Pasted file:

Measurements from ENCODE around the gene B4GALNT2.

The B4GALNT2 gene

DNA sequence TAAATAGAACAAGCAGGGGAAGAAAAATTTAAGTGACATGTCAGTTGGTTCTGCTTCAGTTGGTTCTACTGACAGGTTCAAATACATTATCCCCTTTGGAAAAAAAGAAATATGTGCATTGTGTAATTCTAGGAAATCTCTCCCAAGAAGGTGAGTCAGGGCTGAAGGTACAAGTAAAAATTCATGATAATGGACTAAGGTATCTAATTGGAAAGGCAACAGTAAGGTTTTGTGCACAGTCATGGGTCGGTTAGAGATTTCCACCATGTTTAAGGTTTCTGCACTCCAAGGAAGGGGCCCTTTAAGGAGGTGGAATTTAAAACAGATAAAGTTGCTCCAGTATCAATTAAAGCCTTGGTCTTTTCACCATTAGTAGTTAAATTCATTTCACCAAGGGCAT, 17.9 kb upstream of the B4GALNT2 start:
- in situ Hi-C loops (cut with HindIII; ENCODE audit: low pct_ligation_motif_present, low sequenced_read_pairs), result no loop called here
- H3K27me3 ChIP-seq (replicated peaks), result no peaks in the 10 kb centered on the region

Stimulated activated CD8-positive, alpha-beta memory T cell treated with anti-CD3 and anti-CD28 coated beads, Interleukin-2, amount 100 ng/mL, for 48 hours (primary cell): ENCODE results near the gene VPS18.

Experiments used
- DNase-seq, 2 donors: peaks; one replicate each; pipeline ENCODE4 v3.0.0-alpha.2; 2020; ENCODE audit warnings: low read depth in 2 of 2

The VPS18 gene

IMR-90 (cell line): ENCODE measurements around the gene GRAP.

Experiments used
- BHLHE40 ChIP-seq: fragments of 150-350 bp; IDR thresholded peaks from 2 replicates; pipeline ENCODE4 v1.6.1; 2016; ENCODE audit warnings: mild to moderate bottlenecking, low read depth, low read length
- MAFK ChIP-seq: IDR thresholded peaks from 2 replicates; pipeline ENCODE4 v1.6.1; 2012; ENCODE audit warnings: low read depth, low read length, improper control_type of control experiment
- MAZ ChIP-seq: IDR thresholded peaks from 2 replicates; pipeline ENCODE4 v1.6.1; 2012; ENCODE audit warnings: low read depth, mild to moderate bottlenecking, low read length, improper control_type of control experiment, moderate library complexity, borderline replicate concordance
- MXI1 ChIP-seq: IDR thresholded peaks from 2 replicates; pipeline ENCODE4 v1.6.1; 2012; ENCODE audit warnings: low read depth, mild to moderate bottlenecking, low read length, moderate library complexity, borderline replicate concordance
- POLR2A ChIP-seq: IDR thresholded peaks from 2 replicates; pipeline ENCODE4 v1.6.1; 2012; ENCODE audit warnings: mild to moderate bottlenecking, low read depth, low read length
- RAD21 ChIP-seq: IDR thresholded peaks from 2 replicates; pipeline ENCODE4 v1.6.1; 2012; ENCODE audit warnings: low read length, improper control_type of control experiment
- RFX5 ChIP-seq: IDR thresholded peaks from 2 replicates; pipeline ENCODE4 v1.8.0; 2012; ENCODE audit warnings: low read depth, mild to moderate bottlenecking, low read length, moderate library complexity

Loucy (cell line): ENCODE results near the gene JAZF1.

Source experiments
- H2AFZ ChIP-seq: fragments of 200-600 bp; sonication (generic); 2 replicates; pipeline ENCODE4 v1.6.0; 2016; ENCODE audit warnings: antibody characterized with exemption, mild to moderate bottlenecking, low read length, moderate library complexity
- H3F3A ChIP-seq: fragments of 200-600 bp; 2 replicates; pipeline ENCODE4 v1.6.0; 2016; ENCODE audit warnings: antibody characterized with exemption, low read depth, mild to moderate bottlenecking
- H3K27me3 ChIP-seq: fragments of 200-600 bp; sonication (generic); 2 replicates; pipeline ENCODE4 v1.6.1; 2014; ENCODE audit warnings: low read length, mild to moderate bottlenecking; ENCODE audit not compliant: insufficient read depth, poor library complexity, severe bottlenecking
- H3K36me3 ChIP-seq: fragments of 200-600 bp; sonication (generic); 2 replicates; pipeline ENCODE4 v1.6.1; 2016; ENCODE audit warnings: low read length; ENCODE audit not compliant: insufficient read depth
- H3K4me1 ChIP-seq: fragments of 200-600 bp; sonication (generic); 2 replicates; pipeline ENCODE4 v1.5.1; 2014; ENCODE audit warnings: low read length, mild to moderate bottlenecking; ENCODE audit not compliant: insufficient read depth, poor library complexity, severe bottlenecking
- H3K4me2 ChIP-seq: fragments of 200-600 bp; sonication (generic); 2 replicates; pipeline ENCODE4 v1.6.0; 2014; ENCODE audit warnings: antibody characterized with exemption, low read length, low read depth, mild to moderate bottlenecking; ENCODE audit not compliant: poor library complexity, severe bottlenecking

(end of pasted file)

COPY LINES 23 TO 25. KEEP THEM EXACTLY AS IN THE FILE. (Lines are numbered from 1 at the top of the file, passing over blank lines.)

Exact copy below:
- H3K27me3 ChIP-seq: fragments of 200-600 bp; sonication (generic); 2 replicates; pipeline ENCODE4 v1.6.1; 2014; ENCODE audit warnings: low read length, mild to moderate bottlenecking; ENCODE audit not compliant: insufficient read depth, poor library complexity, severe bottlenecking
- H3K36me3 ChIP-seq: fragments of 200-600 bp; sonication (generic); 2 replicates; pipeline ENCODE4 v1.6.1; 2016; ENCODE audit warnings: low read length; ENCODE audit not compliant: insufficient read depth
- H3K4me1 ChIP-seq: fragments of 200-600 bp; sonication (generic); 2 replicates; pipeline ENCODE4 v1.5.1; 2014; ENCODE audit warnings: low read length, mild to moderate bottlenecking; ENCODE audit not compliant: insufficient read depth, poor library complexity, severe bottlenecking